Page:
Each designer’s collection, from Saint Germain’s accessories that draw on Haitian culture for Uncharted to Shah’s inventive new uses of denim inspired by her Indian heritage for her brand, Breaking Identities, fuses Italian style with a global perspective. Moroccan-Italian designer Hazim finds inspiration in the Arabic women rising to power in the business world; Cuban-Italian designer Celda is breaking the boundaries of science and fashion with her antiviral materials; and Togolese-Italian Goungou has designed her own stretch kente fabric that updates the traditional Yoruba material. Watch the designers spend a day in Milan with Good Morning Vogue and receive an exciting surprise at the episode’s end.
In the name of the father, the son, and the house of Gucci, Good Morning Vogue is getting an exclusive look into the world of House of Gucci costume designer Janty Yates. Raven Smith met up with Yates in London to discuss costuming Lady Gaga, Adam Driver, Jared Leto, and more in the anticipated new film by Ridley Scott. Yates also gave Good Morning Vogue a preview of never-before-seen images and clips from the film. Inside London’s Gore Hotel, Yates describes the Gucci look of the film’s period, designed by the late Maurizio Gucci, as “round and brown.” “Tom Ford came and cut a swath through that!” she says. While Gaga does wear archival Gucci pieces in the film, Yates looked to vintage dealers and archive houses for many of the buzzed-about outfits and added heaps of accessories to Gaga’s looks. “She had 54 script days,” Yates says, “and she never repeated a look, not even an earring.”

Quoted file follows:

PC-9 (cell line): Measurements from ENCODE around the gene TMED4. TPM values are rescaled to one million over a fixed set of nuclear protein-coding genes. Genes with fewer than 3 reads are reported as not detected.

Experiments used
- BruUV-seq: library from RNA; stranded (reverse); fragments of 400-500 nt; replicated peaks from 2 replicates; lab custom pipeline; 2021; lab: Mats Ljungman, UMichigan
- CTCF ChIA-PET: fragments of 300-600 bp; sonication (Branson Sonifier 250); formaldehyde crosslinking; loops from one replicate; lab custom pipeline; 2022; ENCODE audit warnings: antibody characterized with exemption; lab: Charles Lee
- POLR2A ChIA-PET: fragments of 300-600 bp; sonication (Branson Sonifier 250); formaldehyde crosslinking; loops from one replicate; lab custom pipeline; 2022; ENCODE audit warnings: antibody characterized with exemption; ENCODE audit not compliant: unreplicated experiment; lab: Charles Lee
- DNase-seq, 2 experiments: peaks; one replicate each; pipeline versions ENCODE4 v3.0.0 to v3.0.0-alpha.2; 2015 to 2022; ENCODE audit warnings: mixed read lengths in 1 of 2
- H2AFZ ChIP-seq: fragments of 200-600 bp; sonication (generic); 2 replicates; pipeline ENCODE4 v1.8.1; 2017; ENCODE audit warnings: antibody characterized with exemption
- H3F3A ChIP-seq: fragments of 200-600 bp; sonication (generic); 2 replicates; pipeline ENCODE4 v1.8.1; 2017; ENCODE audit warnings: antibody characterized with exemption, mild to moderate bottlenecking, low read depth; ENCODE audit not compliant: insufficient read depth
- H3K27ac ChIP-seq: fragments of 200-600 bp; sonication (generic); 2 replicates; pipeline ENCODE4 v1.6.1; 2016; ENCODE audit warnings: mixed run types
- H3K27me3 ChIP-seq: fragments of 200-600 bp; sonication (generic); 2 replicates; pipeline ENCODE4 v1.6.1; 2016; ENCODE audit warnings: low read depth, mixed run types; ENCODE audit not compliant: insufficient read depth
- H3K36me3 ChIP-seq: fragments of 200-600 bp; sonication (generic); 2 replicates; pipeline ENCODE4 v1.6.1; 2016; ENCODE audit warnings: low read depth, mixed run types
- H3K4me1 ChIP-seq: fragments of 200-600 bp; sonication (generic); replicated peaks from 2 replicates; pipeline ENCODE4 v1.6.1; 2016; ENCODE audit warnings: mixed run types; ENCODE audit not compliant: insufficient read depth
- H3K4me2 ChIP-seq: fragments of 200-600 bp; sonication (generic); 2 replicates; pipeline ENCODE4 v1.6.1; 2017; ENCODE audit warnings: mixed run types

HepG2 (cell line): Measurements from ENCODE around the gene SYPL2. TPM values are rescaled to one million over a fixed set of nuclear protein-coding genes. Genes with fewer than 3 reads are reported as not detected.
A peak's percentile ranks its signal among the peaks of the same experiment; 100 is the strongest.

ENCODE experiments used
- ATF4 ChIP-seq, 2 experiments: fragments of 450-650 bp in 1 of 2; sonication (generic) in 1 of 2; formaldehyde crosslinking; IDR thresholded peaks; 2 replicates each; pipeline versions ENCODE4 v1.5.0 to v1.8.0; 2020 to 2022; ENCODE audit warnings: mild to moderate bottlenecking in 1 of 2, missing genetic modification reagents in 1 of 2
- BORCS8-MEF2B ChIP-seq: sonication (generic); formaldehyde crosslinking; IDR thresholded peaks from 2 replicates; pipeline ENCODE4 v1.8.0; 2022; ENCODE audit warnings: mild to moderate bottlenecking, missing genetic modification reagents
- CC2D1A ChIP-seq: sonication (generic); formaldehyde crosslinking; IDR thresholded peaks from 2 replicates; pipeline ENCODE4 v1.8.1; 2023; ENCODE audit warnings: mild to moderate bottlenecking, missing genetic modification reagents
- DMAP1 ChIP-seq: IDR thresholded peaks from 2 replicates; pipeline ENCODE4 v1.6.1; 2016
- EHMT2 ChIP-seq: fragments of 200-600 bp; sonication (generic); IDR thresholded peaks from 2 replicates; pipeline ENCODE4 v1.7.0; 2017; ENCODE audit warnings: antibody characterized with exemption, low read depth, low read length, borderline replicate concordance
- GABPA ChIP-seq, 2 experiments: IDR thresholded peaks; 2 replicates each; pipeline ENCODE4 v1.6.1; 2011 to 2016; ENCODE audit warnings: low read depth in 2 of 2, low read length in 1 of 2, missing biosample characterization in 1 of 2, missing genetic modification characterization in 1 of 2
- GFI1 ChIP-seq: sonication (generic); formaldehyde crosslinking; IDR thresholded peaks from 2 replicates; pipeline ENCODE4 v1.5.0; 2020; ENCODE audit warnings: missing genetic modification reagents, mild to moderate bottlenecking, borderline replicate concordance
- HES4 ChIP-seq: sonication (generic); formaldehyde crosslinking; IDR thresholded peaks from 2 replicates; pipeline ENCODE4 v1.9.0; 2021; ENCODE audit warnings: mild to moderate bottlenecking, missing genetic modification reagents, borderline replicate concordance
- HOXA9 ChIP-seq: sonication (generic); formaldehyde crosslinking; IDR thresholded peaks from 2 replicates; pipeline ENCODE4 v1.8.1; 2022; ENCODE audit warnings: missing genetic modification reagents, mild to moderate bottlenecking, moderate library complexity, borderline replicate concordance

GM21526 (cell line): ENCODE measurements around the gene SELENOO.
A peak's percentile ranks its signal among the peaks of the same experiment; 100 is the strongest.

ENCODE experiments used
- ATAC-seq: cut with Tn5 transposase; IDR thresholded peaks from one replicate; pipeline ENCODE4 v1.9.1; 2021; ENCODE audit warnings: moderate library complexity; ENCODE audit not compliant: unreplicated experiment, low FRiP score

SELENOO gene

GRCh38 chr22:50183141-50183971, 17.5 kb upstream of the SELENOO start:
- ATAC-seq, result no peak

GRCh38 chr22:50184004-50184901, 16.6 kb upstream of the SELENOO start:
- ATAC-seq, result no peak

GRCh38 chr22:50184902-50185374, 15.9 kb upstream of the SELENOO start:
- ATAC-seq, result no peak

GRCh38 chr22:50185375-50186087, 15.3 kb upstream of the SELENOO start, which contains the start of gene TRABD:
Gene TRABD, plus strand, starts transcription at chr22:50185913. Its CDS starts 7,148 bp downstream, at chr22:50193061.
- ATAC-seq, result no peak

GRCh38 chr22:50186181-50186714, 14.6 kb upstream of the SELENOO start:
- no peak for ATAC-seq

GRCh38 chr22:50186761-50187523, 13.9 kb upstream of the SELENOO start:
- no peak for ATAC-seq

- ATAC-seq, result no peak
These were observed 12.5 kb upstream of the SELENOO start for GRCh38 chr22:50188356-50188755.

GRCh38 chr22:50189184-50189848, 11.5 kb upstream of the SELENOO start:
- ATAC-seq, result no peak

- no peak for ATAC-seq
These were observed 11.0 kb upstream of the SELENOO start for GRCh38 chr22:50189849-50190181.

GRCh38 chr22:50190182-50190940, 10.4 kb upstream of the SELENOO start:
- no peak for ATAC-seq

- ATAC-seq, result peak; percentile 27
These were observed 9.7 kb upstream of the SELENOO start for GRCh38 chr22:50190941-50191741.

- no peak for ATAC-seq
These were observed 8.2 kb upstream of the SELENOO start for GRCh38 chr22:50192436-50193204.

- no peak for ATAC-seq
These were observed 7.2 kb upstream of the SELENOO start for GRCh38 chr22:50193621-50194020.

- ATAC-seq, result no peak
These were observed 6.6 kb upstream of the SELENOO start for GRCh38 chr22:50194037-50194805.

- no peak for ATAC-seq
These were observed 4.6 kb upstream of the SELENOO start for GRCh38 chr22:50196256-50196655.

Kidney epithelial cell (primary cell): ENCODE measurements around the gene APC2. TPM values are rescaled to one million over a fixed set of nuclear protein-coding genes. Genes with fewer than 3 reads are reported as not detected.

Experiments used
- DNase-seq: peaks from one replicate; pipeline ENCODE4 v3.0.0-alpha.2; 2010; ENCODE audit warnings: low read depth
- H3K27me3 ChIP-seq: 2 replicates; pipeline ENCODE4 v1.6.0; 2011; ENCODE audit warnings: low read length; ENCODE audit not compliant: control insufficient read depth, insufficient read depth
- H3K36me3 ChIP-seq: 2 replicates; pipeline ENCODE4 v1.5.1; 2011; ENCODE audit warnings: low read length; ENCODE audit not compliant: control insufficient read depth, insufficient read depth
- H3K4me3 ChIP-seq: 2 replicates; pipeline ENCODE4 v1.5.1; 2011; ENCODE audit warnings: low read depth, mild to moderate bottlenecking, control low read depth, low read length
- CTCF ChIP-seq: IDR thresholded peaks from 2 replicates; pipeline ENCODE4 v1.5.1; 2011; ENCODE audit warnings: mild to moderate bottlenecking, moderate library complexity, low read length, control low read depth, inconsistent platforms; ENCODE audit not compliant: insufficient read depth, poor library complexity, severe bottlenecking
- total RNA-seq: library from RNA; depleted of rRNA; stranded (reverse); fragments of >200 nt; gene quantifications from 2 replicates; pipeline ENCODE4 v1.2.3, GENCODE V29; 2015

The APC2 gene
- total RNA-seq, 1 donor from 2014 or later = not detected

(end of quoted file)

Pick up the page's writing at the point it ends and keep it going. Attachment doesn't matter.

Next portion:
In the studio, Good Morning Vogue runs into model-of-the-moment and 2000s style aficionado Jordan Daniels, who’s on hand to give us a crash course in shopping for a red carpet–worthy look at one of Milan’s best-loved vintage stores, Cavalli e Nastri. She also shares the secret to a 30-second updo. The last word on Y2K style, however, goes to Los Angeles native Devon Lee Carlson. Watch the full video for an exclusive tour of her closet and her best Y2K pieces. “We made it!” cheer the five designers who opened Milan Fashion Week in a new showcase of BIPOC talent. Sheetal Shah, Nyny Ryke Goungou, Romy Calzado Celda, Zineb Hazim, and Judith Saint Germain are Italian-based designers of color who took part in the Fab 5, Non Siamo una Moda—“Fab 5, We Are Not Just a Trend”—digital runway presentation, directed by Italian-Angolan writer-director Antonio Dikele Distefano and created by We Are Made in Italy, an organization founded by designer Stella Jean, Edward Buchanan, and Michelle Francine Ngonmo. “This project is a representation of diversity,” says Shah in the latest episode of Good Morning Vogue, hosted in Milan by Italian Vogue’s Francesca Ragazzi. “You know there is a lack of diversity in Italian designers, so it was a very interesting chance for me to come up and show my collection.”
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